So as my quest towards running a marathon comes to an end, I find myself fast losing the motivation that I had when I started the seemingly reasonable training plan (Hal Higdon’s Novice 1, in case you’re wondering…). As you may or may not recall, I do plan on “jogging” a marathon this Sunday at Walt Disney World, aka the Walt Disney World marathon. And while I will happily cross this event off my bucket list of things to do, my whole social circle has had to pay the price of my endeavor. What with the constant time away from home, the constant whining about running (jogging), the constant massaging of lower limbs…you get the idea.
However, science always seems to give me hope as I begin to falter. A recent New York Times blog post discusses recent research linking physical activity with increased tissue growth, even in the brain. The post starts with the research of Drs. DE Lieberman and DM Bramble about how early humans survived as endurance athletes. The article then goes on to discuss a newly published article from Drs. Raichlen and Polk in the Proceedings of the Royal Society B, Biological Sciences linking brain development with physical activity. Here are the citations for both articles.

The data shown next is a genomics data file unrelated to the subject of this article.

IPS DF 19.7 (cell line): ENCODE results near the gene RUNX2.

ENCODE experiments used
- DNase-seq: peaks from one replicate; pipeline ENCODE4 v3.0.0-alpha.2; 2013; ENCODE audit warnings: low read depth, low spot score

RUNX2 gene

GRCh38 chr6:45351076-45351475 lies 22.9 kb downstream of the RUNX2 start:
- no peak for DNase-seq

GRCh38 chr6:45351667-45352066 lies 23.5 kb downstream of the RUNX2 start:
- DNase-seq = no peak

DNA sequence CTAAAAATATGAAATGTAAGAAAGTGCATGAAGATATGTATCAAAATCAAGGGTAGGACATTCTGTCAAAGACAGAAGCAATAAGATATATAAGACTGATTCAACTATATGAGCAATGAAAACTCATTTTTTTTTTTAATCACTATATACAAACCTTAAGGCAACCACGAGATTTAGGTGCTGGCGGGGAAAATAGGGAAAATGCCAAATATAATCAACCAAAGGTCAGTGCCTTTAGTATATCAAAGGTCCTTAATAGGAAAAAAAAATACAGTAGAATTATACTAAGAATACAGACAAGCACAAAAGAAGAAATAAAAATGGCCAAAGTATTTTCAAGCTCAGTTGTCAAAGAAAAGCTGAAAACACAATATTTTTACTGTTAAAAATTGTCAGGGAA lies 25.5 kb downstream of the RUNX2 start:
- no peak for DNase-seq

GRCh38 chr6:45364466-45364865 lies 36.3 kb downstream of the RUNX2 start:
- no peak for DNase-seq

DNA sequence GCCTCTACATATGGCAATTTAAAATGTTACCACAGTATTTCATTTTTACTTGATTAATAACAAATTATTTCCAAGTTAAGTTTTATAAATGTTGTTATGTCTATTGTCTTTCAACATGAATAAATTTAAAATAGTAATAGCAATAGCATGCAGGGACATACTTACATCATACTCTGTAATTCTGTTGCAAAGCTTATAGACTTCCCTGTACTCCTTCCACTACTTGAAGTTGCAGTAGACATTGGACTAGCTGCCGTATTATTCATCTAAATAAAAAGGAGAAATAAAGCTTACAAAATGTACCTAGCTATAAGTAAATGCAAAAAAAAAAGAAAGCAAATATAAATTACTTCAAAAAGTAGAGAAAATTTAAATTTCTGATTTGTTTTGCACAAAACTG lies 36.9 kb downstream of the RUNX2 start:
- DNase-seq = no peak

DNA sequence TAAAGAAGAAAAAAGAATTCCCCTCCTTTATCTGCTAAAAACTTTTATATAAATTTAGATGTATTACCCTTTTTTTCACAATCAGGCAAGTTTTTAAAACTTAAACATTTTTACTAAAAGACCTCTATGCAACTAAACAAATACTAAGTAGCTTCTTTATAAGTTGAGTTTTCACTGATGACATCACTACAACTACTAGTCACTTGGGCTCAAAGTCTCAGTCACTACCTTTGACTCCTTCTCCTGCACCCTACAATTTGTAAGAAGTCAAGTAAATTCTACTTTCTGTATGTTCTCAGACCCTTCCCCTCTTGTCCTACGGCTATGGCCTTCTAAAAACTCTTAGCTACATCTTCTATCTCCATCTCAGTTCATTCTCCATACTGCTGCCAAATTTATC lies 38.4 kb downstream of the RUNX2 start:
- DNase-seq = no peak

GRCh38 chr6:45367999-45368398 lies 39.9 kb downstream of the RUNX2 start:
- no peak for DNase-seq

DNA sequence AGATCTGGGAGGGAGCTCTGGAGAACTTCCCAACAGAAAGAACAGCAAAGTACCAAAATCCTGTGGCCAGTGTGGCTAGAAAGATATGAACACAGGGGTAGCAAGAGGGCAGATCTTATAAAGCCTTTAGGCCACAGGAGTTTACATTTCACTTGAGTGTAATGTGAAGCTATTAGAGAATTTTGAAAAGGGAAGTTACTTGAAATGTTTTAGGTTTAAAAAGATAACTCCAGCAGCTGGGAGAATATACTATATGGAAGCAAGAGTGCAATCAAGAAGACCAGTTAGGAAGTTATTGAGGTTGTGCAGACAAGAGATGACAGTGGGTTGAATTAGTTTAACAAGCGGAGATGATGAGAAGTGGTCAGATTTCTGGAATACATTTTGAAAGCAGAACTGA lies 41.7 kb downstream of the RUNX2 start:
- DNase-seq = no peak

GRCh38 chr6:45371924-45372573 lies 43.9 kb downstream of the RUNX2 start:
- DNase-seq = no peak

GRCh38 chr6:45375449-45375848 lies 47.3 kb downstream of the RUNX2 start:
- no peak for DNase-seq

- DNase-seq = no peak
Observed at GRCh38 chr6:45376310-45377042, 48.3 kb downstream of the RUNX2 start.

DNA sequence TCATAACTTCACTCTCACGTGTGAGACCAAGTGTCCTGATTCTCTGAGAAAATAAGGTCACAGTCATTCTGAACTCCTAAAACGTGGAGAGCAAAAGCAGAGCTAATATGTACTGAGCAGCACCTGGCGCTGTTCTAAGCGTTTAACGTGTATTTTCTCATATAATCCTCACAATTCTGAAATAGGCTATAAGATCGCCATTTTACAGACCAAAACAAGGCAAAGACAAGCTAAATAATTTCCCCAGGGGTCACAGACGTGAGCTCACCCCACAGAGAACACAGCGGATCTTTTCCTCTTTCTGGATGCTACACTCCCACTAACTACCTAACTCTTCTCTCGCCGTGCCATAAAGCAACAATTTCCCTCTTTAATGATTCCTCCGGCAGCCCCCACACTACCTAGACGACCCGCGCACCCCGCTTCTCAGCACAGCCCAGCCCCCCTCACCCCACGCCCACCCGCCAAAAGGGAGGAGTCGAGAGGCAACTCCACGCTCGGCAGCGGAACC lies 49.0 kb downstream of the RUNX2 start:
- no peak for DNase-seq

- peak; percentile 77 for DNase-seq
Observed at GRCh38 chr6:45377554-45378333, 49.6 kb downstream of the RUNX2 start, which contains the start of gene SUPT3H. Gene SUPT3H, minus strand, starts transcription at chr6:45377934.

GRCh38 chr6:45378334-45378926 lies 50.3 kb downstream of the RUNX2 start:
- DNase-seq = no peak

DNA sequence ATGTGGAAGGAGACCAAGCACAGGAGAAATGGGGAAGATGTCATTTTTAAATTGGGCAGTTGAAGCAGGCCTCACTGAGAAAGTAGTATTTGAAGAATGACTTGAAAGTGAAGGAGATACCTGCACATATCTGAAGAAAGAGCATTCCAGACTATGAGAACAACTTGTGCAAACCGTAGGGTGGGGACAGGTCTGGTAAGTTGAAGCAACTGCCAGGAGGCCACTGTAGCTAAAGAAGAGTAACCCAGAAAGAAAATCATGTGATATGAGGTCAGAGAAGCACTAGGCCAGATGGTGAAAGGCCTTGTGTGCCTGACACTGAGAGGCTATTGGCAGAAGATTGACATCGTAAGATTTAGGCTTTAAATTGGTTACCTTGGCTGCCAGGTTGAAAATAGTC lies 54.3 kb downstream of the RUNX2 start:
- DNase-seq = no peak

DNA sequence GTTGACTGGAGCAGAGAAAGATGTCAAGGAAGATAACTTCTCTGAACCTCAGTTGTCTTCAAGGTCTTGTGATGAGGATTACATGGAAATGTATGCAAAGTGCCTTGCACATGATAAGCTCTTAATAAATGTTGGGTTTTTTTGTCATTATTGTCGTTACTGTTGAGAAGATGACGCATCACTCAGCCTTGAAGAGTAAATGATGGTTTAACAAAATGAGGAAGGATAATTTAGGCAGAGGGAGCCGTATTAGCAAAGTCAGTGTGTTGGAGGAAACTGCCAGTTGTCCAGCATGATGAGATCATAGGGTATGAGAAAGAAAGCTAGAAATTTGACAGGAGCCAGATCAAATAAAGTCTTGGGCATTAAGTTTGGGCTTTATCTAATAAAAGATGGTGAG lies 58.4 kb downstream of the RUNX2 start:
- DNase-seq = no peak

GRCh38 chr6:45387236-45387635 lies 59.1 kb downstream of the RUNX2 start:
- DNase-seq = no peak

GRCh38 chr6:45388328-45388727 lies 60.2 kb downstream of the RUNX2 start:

- New York Times Well Blog post
Reynolds, G; Exercise and the Ever-Smarter Human Brain. The New York Times Well Blog. December 26, 2012. http://well.blogs.nytimes.com/2012/12/26/exercise-and-the-ever-smarter-human-brain/
- Proceedings of the Royal Society B, Biological Sciences citation
Raichlen DA, Polk JD. Linking brains and brawn: exercise and the evolution of human neurobiology. Proc Biol Sci. 2013 Jan 7; 280(1750). PMID 23173208
Abstract: The hunting and gathering lifestyle adopted by human ancestors around 2 Ma required a large increase in aerobic activity. High levels of physical activity altered the shape of the human body, enabling access to new food resources (e.g. animal protein) in a changing environment. Recent experimental work provides strong evidence that both acute bouts of exercise and long-term exercise training increase the size of brain components and improve cognitive performance in humans and other taxa. However, to date, researchers have not explored the possibility that the increases in aerobic capacity and physical activity that occurred during human evolution directly influenced the human brain. Here, we hypothesize that proximate mechanisms linking physical activity and neurobiology in living species may help to explain changes in brain size and cognitive function during human evolution. We review evidence that selection acting on endurance increased baseline neurotrophin and growth factor signalling (compounds responsible for both brain growth and for metabolic regulation during exercise) in some mammals, which in turn led to increased overall brain growth and development. This hypothesis suggests that a significant portion of human neurobiology evolved due to selection acting on features unrelated to cognitive performance.
Read the full article here.
So I guess I’m hoping that running this insanely long distance is somehow beneficial for my brain rather than making me seem like I’m crazy. Wish me luck!